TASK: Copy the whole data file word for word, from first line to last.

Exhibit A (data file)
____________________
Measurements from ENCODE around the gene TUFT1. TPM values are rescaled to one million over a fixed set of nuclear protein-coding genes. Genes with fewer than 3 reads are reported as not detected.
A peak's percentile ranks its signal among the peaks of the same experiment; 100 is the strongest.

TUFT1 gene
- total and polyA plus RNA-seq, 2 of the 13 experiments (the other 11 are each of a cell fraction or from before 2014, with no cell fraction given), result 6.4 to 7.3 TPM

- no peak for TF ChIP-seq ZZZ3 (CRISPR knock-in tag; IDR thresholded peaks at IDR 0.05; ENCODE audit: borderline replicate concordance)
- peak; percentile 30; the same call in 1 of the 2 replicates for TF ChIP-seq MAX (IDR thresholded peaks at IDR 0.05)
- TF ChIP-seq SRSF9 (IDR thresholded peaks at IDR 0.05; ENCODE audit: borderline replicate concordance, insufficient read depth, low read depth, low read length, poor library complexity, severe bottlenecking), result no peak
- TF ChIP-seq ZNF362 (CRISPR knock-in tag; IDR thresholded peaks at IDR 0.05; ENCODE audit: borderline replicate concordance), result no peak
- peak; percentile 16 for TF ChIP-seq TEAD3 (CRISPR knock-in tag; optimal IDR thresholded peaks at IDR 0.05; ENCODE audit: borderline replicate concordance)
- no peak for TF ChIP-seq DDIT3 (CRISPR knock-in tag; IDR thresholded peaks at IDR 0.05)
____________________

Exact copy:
Measurements from ENCODE around the gene TUFT1. TPM values are rescaled to one million over a fixed set of nuclear protein-coding genes. Genes with fewer than 3 reads are reported as not detected.
A peak's percentile ranks its signal among the peaks of the same experiment; 100 is the strongest.

TUFT1 gene
- total and polyA plus RNA-seq, 2 of the 13 experiments (the other 11 are each of a cell fraction or from before 2014, with no cell fraction given), result 6.4 to 7.3 TPM

- no peak for TF ChIP-seq ZZZ3 (CRISPR knock-in tag; IDR thresholded peaks at IDR 0.05; ENCODE audit: borderline replicate concordance)
- peak; percentile 30; the same call in 1 of the 2 replicates for TF ChIP-seq MAX (IDR thresholded peaks at IDR 0.05)
- TF ChIP-seq SRSF9 (IDR thresholded peaks at IDR 0.05; ENCODE audit: borderline replicate concordance, insufficient read depth, low read depth, low read length, poor library complexity, severe bottlenecking), result no peak
- TF ChIP-seq ZNF362 (CRISPR knock-in tag; IDR thresholded peaks at IDR 0.05; ENCODE audit: borderline replicate concordance), result no peak
- peak; percentile 16 for TF ChIP-seq TEAD3 (CRISPR knock-in tag; optimal IDR thresholded peaks at IDR 0.05; ENCODE audit: borderline replicate concordance)
- no peak for TF ChIP-seq DDIT3 (CRISPR knock-in tag; IDR thresholded peaks at IDR 0.05)